Appropriately, The Who’s 32-minute Tommy feature begins with the album-opening Overture, a complex instrumental that introduces most of the opera’s key musical themes. After about 45 seconds of pinball machine close-ups, the band, minus Roger Daltrey, fades in at the bottom of the screen, miming the entire piece in one unbroken shot. At the time, The Who routinely played a slightly abridged version of the whole album at each concert, in a far more raucous, freewheeling power-trio arrangement than was heard on the heavily layered studio recordings. During their entire Beat Club special, the band appears to be miming to the studio versions in a manner more befitting the live ones; even during acoustic guitar passages, Townshend continues to hammer away at his electric, to occasionally amusing effect. (As a sidenote, you have no idea how many hobos I would kill to get my hands on the Rickenbacker 4005 bass Entwistle plays on this show. Like, three at least.) At the end, an animated representation of the geometric sphere from the album’s cover arrives to engulf the band.
Following the Overture, the show skips the entire first half of Tommy to segue directly into “Pinball Wizard.” From a thematic standpoint, focusing only on the opera’s second half, without exploring the protagonist’s often harrowing experiences in his catatonic state, robs the storyline of much of its power, but condensing a 75-minute album into half an hour demands certain sacrifices. At any rate, it’s a safe bet that if The Who had appeared on this episode in a regular one-song guest spot, this is the song they would have played. And this would have made a great standalone Beat Club clip. The band’s biggest hit single in two years, “Pinball Wizard” is visually staged in layers here. There’s a shot of Keith Moon’s frantic miming in the back, overlaid by the band emblem from the head of his kick drum, topped off by alternating shots of the other band members in the foreground.
After “Pinball Wizard,” we’re taken to the first of three extended segments where Pete Townshend fields questions about Tommy from an unidentified German interviewer. Townshend, one of the most loquacious interview subjects in all of rock, spends the first of these segments simply recounting the plot of the opera, up to the point that Tommy begins to attain his “higher level of consciousness.” This immediately segues into band performances of two brief songs. The first, “Tommy Can You Hear Me,” finds all four members gathered together in the middle of the stage lip-synching the harmonies in a decidedly jokey, chummy manner. This is one of two portions of this episode to later find its way into the documentary The Kids Are Alright. Back in rock mode after the communal singalong, the band goes straight into the album's funkiest track, “Smash the Mirror.” The climax of this track, signifying Tommy’s emergence from his psychosomatic handicaps, is illustrated via the mirror-smashing sequence from the album’s accompanying artwork.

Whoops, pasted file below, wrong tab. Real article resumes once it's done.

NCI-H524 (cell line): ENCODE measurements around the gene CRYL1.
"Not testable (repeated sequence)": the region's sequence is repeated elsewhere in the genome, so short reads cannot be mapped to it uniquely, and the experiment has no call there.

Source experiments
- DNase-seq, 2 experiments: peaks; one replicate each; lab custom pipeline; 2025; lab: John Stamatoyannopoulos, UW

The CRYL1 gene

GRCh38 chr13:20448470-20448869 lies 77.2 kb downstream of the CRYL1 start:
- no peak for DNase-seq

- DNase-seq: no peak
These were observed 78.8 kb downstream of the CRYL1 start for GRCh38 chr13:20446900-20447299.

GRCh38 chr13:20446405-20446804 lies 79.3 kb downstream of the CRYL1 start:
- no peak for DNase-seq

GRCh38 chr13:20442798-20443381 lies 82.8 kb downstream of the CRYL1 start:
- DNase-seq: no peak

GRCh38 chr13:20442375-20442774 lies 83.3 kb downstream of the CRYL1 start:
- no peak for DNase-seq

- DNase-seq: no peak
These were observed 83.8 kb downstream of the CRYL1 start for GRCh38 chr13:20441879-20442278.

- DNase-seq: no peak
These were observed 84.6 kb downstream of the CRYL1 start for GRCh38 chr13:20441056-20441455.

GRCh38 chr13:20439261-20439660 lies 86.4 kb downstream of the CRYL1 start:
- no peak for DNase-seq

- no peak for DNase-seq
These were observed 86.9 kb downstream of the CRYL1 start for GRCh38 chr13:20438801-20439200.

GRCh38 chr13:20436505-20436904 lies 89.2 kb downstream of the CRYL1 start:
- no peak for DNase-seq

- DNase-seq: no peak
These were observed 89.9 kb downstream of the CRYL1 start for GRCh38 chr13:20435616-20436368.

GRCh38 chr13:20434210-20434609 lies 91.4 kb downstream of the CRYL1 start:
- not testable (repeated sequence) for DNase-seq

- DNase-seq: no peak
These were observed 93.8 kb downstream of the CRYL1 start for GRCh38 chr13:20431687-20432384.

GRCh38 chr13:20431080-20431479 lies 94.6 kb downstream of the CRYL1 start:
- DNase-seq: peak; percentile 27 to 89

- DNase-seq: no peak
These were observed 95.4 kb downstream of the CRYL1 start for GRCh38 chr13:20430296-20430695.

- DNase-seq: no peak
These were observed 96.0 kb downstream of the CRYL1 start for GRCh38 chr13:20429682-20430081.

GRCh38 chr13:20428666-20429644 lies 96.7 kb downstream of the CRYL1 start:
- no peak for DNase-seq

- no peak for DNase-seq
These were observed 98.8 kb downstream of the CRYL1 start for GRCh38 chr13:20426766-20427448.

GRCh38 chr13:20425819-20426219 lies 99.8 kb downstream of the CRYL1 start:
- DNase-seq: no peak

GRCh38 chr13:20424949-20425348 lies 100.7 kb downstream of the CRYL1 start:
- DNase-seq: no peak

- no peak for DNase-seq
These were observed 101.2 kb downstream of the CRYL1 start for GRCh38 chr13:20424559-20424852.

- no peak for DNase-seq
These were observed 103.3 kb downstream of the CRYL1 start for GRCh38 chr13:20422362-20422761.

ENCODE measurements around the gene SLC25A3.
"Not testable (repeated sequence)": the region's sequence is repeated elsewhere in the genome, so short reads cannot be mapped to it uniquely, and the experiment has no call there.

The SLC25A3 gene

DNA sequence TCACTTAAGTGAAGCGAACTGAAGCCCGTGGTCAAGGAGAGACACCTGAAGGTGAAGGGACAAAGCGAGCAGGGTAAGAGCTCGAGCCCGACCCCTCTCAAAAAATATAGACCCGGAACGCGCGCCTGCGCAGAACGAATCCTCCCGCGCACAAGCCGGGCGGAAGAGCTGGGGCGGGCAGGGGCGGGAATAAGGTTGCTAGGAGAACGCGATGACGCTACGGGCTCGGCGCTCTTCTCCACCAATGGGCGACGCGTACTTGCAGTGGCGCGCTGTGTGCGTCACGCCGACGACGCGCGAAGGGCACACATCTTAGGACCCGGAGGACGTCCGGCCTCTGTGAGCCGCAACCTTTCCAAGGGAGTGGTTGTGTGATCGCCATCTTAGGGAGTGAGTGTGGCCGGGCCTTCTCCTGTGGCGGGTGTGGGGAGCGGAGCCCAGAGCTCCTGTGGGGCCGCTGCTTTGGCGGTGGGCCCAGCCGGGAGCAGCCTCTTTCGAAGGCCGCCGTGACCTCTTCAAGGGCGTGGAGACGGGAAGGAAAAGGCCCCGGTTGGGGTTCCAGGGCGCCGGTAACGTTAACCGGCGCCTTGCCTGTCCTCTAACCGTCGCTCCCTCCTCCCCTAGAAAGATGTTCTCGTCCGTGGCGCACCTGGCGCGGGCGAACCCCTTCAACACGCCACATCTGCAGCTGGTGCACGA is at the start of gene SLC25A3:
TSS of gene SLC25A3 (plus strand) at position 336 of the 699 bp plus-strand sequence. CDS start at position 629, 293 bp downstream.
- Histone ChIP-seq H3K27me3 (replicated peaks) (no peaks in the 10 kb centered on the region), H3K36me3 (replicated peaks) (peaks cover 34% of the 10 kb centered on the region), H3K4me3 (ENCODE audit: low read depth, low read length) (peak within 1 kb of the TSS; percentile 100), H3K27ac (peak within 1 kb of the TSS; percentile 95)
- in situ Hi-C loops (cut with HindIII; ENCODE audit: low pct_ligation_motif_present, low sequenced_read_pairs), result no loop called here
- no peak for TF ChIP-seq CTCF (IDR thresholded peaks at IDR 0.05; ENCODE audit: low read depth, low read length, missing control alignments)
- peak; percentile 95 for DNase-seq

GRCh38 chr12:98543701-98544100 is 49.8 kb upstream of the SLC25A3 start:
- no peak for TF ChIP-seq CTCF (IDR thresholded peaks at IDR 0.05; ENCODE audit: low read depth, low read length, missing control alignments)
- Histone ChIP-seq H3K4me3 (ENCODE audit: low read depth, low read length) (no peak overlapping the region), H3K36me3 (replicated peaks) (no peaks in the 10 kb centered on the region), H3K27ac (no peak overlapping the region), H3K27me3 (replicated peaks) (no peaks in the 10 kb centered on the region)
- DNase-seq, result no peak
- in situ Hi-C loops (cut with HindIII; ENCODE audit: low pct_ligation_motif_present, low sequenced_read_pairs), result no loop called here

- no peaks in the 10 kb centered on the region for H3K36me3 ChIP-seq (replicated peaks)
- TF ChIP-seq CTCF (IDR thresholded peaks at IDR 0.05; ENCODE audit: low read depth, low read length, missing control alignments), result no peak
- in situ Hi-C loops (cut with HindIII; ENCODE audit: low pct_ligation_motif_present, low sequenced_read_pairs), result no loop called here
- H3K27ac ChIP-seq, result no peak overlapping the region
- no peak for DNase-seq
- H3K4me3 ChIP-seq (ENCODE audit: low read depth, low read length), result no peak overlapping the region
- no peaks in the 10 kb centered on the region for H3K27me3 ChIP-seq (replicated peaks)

We then return for the second portion of Townshend’s interview. Pete begins by stating that he doesn’t believe Tommy has an actual message, but nonetheless continues to talk for a good couple of minutes about many of the spiritual concepts contained therein. Shown a lyrical passage from the song “Sensation” that seems to paint Tommy as a sort of messiah, Pete denies this and maintains that it was meant to be more a statement of the character's self realization after having the opportunity to see himself for the first time.
After Pete and the interviewer debate Tommy’s supposed messianic properties, we cut to the band performing “Sally Simpson.” The odd track out on Tommy, the song momentarily takes the story away from the main characters to follow a teenage girl caught up in the hysteria surrounding Tommy’s newfound spiritual-pop-celebrity status. She goes to one of his sermons, attempts to jump up onstage to touch him, and is injured by the security as they remove her. Although the song may be one of the least essential on the album in terms of pure plot, “Sally Simpson” is perhaps the most perceptive commentary on the relationship between performers and their audiences Pete Townshend ever wrote. And he tended to write about that topic a lot. The band members are carefully arranged in the frame here, taking full advantage of the depth of field as they recede into the more distant parts of the studio. The slowed-down monitor footage of fans losing their shit at rock concerts that accompanies them is a nice touch.